Walter Weed is an unassuming desk jockey at the FBI when the Bureau uncovers a plot to assassinate him. A team of degenerate, psychotic assassins dispatched by mystery man Hal Leuco to win ... See full summary »
When a Las Vegas performer-turned-snitch named Buddy Israel decides to turn state's evidence and testify against the mob, it seems that a whole lot of people would like to make sure he's no longer breathing.
A Cherry Pontiac Lemans Convertible...Two Days...Two-Hundred & Fifty Grand. When your lemon lot hits the skids you glom the gig no matter what the smell. For Bob and Sid, two slicked-back ... See full summary »
Walter Weed is an unassuming desk jockey at the FBI when the Bureau uncovers a plot to assassinate him. A team of degenerate, psychotic assassins dispatched by mystery man Hal Leuco to win a huge bounty includes a resourceful beauty who has a unique method of killing her prey, a power-tool wielding psychopath and a deadly master of disguise. Written by
Universal Home Video
Lester Tremor says that he looks "like that dude, the one in Platoon (1986), he's in Sniper (1993)". That "dude" is Tom Berenger, who plays Walter Weed in this film. See more »
When Walter Weed near the end of the film walked towards behind the car, it is clear visible that the car engine is running (smoke coming from the exhaust). When he seat into the car, he started the "running" engine. See more »
rather than dashing, gun-toting g-men, most FBI employees are information analysts, sifting through millions of telephone, email, and data transmissions to uncover threats of violent crime, terrorism, and espionage against the United States. / occasionally, bureau members themselves become the target of threats; these require extraordinary precautions, often including top-secret procedures outside the realm of normal protocol. / the unintended consequences of such secret activities...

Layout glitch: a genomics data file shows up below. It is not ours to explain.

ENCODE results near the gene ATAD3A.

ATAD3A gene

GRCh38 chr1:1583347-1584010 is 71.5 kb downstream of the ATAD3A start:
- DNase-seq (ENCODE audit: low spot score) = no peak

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OK, I am posting this as it seems that too many people reviewing this have completely missed the point.
First, the Special Effects: Yes they were done the way they were (badly, with a comic slant) on purpose. For two reasons. One, they were emulating British gangster flicks (for reasons of budget or style - your guess) - and second they were following a particular anarchist film style which you may be familiar with - Natural Born Killers anyone? Or perhaps you think Mr. Oliver Stone was also being cheap with the special effects? The scene of the rednecks tooing and froin in the truck with the background changing the way it did was a direct homage to that film.
Second and last - you don't go to a film like this expecting it to solve your pointless existence. You go to have a laugh and hopefully some fun. This film did that pretty good.
Too short if you ask me. The director had more ideas then made the screen - I blame the editing :) Cheers
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